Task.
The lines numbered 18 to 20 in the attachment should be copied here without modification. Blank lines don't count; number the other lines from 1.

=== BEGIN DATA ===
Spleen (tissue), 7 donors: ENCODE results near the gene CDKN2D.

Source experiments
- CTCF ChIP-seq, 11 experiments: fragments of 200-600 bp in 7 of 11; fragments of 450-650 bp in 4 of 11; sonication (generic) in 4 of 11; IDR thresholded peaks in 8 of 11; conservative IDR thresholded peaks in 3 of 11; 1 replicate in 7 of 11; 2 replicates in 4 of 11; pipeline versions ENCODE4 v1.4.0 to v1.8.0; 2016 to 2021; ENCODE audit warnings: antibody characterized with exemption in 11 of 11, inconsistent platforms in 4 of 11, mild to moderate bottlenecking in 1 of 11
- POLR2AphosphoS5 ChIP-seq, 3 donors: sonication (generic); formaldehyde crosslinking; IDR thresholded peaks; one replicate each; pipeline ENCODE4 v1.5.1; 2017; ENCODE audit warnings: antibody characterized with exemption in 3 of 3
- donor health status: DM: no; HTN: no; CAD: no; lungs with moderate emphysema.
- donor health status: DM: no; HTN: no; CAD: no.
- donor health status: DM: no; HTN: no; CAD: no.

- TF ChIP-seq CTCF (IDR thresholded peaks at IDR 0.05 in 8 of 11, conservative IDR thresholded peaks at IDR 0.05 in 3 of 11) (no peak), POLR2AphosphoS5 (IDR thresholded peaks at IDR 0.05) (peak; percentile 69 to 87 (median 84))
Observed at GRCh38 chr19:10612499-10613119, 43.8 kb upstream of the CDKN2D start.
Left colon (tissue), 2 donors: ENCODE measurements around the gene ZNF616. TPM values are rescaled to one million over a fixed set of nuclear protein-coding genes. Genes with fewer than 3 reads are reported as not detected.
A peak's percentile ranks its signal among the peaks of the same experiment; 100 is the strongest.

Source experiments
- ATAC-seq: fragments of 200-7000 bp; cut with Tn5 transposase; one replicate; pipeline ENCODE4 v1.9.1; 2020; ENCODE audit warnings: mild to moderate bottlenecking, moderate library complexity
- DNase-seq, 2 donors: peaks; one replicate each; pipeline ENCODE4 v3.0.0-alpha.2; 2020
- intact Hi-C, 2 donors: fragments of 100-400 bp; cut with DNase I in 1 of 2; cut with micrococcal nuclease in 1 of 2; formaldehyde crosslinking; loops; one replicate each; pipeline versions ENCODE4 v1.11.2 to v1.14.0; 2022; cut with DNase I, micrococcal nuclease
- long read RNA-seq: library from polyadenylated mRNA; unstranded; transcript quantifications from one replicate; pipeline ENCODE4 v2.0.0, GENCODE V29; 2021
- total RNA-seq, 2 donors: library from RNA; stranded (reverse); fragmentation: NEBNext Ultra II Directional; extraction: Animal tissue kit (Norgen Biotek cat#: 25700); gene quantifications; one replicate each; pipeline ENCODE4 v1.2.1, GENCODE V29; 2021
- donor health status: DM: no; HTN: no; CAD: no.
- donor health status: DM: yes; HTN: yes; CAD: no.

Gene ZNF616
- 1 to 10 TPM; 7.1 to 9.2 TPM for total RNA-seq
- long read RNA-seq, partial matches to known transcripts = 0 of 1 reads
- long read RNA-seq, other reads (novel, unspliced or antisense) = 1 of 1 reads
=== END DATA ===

- donor health status: DM: no; HTN: no; CAD: no.
- donor health status: DM: yes; HTN: yes; CAD: no.

Gene ZNF616